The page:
Several times a week I am asked the question, “Do you think the constitutional amendment can be defeated on May 8?” On days when I am optimistic and have felt the energy of the movement to reject this discriminatory amendment against marriage equality, I say "yes."
When I think about the fact every other Southern state has adopted some form of this legislation, I hesitate and remark "it will be a difficult thing to defeat." So much for being a person of firm conviction.
But when I step away from the poll numbers, headlines of the day and my own sense of optimism/pessimism, I feel a clear answer deep inside my soul. I believe the struggle has already been won.
It is crucial in a country that values equality, freedom and human rights to be on the side of those virtues whenever a significant social justice issue is up for grabs. We have learned that lesson repeatedly in our history. The forces that sought to deny women and people of color their dignity, humanity and rights are now viewed shamefully.
Yes, we keep coming to this place of tension as a people whenever a minority group points out the blatant discrimination of the majority denying them the very same rights the majority takes for granted. We argue about it for years, fight battles in courts and legislatures, quote the Bible and the Constitution, but then the inevitable happens. The voices for justice and equality eventually win the day.
Why? Because we are Americans.
The greatness of our history is not rooted in our military conquests or economic power. The beauty of America is first and foremost our belief that every citizen deserves an equal chance at life, liberty and the pursuit of happiness.
At its core the vote for or against marriage equality on May 8 is about these values we cherish. Other issues like religion, the nature of human sexuality and the history of marriage are not inconsequential to the discussion, but they are of secondary concern.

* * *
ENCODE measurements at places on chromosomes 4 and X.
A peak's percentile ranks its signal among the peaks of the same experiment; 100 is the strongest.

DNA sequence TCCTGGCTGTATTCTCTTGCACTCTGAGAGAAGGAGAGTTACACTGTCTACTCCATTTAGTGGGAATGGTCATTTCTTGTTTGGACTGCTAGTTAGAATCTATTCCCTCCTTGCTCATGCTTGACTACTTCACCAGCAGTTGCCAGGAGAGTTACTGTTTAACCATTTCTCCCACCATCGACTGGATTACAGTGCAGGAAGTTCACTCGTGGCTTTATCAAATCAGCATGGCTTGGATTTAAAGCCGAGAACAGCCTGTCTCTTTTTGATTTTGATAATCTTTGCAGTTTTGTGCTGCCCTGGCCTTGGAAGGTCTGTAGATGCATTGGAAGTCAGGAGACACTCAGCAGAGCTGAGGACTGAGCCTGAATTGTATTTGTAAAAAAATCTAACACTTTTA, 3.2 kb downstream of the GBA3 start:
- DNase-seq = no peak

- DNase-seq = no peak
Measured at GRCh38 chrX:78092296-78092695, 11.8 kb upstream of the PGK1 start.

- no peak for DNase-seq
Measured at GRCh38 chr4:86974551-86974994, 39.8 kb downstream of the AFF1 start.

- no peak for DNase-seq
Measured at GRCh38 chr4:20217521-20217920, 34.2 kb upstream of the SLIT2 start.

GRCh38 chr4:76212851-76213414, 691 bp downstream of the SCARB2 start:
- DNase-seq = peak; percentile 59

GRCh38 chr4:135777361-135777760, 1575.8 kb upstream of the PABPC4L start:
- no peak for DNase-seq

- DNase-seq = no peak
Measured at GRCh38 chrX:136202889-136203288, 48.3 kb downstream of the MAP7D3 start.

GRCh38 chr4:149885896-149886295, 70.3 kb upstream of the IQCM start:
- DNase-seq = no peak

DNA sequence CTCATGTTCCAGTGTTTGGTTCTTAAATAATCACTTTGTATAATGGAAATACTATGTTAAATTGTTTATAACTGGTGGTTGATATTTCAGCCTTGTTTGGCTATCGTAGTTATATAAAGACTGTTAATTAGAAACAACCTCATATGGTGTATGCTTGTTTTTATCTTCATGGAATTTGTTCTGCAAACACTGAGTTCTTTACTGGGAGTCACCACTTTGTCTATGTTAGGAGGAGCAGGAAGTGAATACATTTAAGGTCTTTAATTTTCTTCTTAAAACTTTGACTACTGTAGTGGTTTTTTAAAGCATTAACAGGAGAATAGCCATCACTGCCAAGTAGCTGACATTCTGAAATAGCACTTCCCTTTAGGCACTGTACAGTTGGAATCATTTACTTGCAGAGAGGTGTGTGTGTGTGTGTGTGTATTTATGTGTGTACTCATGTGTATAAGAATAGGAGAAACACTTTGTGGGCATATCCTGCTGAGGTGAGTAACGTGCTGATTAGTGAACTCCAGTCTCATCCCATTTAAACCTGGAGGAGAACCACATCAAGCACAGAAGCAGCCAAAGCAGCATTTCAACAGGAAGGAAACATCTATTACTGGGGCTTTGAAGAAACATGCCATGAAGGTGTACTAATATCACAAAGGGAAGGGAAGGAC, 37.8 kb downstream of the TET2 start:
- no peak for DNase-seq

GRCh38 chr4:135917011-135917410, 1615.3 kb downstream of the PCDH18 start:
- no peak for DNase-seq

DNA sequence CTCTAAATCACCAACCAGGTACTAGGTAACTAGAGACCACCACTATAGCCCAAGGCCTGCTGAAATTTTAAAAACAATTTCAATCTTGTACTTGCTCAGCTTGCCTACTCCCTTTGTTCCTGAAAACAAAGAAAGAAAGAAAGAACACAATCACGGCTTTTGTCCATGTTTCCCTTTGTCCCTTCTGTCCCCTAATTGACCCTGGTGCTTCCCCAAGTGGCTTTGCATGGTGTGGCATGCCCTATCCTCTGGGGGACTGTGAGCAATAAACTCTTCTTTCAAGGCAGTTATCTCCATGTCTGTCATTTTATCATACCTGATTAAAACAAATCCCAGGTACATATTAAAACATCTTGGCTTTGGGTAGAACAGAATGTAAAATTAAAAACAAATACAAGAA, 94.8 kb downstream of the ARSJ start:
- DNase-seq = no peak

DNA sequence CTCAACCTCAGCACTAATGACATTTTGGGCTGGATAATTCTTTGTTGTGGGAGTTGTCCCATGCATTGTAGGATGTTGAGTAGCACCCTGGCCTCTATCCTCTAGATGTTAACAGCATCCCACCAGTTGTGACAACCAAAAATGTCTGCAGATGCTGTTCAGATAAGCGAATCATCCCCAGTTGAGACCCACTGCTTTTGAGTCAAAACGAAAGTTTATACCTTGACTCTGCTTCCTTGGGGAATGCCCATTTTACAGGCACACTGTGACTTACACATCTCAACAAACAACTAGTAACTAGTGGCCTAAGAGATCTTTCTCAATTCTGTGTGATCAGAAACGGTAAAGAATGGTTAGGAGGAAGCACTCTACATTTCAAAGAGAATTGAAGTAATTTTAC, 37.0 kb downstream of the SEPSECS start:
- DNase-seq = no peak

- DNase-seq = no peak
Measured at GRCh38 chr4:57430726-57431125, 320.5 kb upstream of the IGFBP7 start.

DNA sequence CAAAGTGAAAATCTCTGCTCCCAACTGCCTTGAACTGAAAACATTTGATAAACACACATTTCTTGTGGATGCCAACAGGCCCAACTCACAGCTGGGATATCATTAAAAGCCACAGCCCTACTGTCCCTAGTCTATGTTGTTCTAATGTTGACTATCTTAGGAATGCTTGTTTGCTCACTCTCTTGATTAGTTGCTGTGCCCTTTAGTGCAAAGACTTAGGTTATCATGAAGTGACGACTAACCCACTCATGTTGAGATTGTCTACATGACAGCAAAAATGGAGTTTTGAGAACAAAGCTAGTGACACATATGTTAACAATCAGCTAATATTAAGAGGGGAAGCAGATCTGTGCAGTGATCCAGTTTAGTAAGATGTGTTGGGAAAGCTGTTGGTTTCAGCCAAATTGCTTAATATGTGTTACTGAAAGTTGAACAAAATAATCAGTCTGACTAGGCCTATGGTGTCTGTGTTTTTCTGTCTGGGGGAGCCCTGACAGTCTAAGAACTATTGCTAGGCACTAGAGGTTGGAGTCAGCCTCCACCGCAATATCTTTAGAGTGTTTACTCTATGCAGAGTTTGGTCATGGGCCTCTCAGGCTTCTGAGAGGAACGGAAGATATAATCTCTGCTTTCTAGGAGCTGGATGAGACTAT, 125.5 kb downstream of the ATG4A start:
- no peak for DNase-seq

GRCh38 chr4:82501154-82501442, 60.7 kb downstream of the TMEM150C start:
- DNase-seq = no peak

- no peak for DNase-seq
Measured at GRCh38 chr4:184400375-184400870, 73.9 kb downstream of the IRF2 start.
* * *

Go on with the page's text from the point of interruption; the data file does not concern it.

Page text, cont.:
The real issue is what kind of people we are and what we cherish. We are people who care about the suffering of those treated unjustly. We are a people who cringe when unfairness is revealed in our democratic systems. We are a people who rejoice when any group anywhere in the world gets a taste of the freedom we bathe in every day in this land.
Does my belief that the arc of American history bends toward justice guarantee anything about the vote on May 8? Not hardly. Too often the majority in this country has clung to its privilege to the very last minute before being forced to relinquish it and allow others an equal slice of the American pie. That is why we must not rest in our efforts to defeat the constitutional amendment.
Regardless of what happens in this particular vote, though, the handwriting is on the wall. Polls demonstrate that more and more Americans find the discrimination against LGBTQ citizens unacceptable. State and federal courts are beginning to strike down laws that show a bias for the heterosexual majority. Even professional athletes are making public service announcements denouncing homophobia.
For me, though, the shifting of the tides is most obvious in private conversations with those I do not expect to be understanding or tolerant. For example, a conservative Christian husband recently told me he has discovered his wife is a lesbian and he knows this is the way God made her. Such moments suggest to me that the heterosexual hegemony in this country is crumbling.
It is not clear which side will win the vote on May 8. One thing is obvious, though. The votes for marriage equality will be on the right side of history and will reflect the very best of American values.
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